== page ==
Apple Valley Guitar and Piano Academy
The Inside Story of the Piano
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federal copyright law.
The soul of the piano is its soundboard, a large, thin piece of wood (usually spruce). The bridge, a long curved strip of wood about 1 inch high capped with a thin metal strip, is glued to the far end of the soundboard.
The strings (metal wires) are in forcible contact with, and pass over, the bridge. Beyond the bridge, the strings are attached to a cast-iron plate by short, angled metal hitch pins. The plate withstands the 1000s of pounds of pressure of the tightened strings for all the piano's notes.
Near the front of a grand piano, the strings are attached to screw-like metal tuning pins. They are about 2-1/2 inches long, about the same diameter as a pencil, and emerge through holes in the end of the plate nearest the keyboard. On a grand piano, you can see the pins if you move the music desk backwards and away from the keyboard.
The pins are driven into a densely layered, cross-grained piece of wood called the pin block. The pin block must be of high quality to ensure that when a piano tuner moves the pins right or left to adjust the pitch, they stay put for a reasonable length of time. Otherwise, the piano will go out of tune quickly.
When a white or black key is pressed, felt-covered hammers strike the strings for that key, and the bridge transmits the string vibrations to the soundboard.
In order to get an excellent tone from a piano, the soundboard must be one piece of solid wood. In less-expensive types of pianos, such as entry-level uprights or grands, the soundboard may be laminated by gluing together several layers of wood. This makes the soundboard less responsive to the vibrations of the strings. The result is poor tone and a narrow range of volume compared to a solid-wood soundboard.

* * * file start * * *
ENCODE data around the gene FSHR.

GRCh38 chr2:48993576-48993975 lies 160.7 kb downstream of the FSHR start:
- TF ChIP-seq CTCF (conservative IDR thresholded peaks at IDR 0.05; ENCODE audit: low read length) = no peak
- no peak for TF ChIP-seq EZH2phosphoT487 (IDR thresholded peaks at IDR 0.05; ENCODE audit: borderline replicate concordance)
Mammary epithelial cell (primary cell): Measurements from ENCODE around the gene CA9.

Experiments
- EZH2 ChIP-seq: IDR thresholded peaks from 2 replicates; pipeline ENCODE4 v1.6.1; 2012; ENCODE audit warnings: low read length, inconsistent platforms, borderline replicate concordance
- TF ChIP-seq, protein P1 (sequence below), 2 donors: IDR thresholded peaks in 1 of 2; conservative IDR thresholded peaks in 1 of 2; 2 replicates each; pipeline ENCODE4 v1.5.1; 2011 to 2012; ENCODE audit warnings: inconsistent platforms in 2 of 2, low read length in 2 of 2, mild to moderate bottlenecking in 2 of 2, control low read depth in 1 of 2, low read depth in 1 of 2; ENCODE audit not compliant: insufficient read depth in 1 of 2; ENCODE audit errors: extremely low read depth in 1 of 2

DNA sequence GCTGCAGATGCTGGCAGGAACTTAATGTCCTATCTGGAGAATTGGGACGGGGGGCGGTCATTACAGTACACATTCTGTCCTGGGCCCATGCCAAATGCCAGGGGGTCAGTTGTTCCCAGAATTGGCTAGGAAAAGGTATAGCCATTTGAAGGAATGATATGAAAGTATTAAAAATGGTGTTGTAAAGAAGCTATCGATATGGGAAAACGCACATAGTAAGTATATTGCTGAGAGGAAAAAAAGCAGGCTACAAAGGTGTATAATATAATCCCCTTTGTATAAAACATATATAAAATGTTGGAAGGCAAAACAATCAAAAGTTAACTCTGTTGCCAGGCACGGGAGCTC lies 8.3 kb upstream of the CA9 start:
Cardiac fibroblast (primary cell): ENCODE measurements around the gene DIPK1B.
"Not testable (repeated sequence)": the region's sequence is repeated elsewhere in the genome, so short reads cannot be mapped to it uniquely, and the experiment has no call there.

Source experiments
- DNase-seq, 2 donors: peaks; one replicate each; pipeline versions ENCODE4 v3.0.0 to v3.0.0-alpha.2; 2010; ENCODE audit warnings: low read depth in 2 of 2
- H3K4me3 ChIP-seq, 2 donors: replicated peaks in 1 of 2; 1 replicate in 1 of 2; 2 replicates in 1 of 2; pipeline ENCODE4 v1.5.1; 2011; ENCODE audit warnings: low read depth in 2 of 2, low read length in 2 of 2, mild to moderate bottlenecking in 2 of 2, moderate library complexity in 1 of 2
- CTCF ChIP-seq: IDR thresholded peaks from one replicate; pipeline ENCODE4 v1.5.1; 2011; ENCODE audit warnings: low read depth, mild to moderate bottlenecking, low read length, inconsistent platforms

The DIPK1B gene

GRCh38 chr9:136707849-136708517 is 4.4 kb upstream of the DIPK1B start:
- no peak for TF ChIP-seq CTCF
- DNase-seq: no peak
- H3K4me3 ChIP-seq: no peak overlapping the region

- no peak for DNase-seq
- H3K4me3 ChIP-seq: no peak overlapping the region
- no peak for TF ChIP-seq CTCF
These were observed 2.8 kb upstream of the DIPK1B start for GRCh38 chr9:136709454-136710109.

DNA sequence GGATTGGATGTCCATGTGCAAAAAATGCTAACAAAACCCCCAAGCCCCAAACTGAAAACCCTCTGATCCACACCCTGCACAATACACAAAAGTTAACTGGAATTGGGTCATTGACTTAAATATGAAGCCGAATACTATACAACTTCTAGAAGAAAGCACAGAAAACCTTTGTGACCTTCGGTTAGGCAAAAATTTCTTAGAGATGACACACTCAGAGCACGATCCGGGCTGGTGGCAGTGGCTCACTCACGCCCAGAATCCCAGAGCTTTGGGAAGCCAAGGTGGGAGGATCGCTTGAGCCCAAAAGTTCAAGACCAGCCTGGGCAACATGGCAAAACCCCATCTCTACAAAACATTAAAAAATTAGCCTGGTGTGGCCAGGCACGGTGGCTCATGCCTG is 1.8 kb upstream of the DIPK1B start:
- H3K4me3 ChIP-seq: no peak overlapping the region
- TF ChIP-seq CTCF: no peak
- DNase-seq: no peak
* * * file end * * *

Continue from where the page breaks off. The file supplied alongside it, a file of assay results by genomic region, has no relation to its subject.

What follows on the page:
There are three classes of strings per note/key in a grand piano: 1 string for the lowest bass notes, 2 strings for higher bass or tenor notes, and 3 strings for midrange and treble notes. Groups of 2-3 strings for a particular key are called unisons, because they must both be tuned to the same pitch.
The action is a complex assemblage of wood, metal, plastic and leather parts that make the hammer strike the strings when a key is pressed.
Click here for an animated diagram of a grand piano action
Click here for diagram A of a grand piano action
Click here for a diagram B of a grand piano action
Beyond merely sounding notes, the action allows the pianist to control the volume and tone of notes, and has a special feature that makes rapid repetition of a single key possible. Thus, it must be well constructed if a pianist wants to play accurately, musically and expressively.
The dampers are sections of wood with a felt-covered bottom that fall onto the strings when a key is released. As a result, the sound of the note is ended.
The damper or "loud" pedal prevents the felt dampers from falling onto any of the strings, so the strings are free to vibrate. Therefore, with this pedal engaged, and a key is pressed and released, you can still hear the note. Also, other unplayed, undampered strings in the piano resonate along with the note to produce a rich, colorful sound with much greater sustain. The sound is also airy and reverberant.
The una corda ("one string") or "soft" pedal causes the entire keyboard of a grand piano to shift slightly to the right. As a result, hammers that normally strike three strings strike only two; hammers that strike two strings strike only one, and hammers that strike one thick bass string hit the string off-center.
The middle pedal on three-pedal pianos is called "sostenuto". If one or more keys are played and this pedal is immediately depressed, when the fingers release these keys, the notes continue to sustain as long as the pedal stays down. Other keys played later, however, are not sustained, and are dampered/muted as soon as their keys are released.
Click here to read our head teacher's article "How to Use the Piano Pedals".
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